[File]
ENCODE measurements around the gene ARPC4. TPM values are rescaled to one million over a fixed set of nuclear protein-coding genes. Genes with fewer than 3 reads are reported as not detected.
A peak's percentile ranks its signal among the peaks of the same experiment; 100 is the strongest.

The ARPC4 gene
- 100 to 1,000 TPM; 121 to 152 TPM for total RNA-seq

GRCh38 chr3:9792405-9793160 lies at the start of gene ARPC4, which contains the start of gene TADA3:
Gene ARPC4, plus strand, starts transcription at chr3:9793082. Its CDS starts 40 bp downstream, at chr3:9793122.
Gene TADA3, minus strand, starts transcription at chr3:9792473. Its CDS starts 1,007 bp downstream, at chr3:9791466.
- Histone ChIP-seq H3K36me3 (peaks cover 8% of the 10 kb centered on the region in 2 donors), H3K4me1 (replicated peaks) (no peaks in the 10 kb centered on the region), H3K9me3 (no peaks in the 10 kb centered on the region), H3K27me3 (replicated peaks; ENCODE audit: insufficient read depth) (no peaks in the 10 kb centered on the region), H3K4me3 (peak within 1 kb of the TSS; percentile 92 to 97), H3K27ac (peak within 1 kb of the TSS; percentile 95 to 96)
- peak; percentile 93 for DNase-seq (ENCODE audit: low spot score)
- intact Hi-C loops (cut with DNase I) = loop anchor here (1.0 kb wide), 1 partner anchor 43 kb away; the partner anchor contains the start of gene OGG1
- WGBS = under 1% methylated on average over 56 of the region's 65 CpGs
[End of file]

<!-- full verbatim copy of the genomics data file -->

ENCODE measurements around the gene ARPC4. TPM values are rescaled to one million over a fixed set of nuclear protein-coding genes. Genes with fewer than 3 reads are reported as not detected.
A peak's percentile ranks its signal among the peaks of the same experiment; 100 is the strongest.

The ARPC4 gene
- 100 to 1,000 TPM; 121 to 152 TPM for total RNA-seq

GRCh38 chr3:9792405-9793160 lies at the start of gene ARPC4, which contains the start of gene TADA3:
Gene ARPC4, plus strand, starts transcription at chr3:9793082. Its CDS starts 40 bp downstream, at chr3:9793122.
Gene TADA3, minus strand, starts transcription at chr3:9792473. Its CDS starts 1,007 bp downstream, at chr3:9791466.
- Histone ChIP-seq H3K36me3 (peaks cover 8% of the 10 kb centered on the region in 2 donors), H3K4me1 (replicated peaks) (no peaks in the 10 kb centered on the region), H3K9me3 (no peaks in the 10 kb centered on the region), H3K27me3 (replicated peaks; ENCODE audit: insufficient read depth) (no peaks in the 10 kb centered on the region), H3K4me3 (peak within 1 kb of the TSS; percentile 92 to 97), H3K27ac (peak within 1 kb of the TSS; percentile 95 to 96)
- peak; percentile 93 for DNase-seq (ENCODE audit: low spot score)
- intact Hi-C loops (cut with DNase I) = loop anchor here (1.0 kb wide), 1 partner anchor 43 kb away; the partner anchor contains the start of gene OGG1
- WGBS = under 1% methylated on average over 56 of the region's 65 CpGs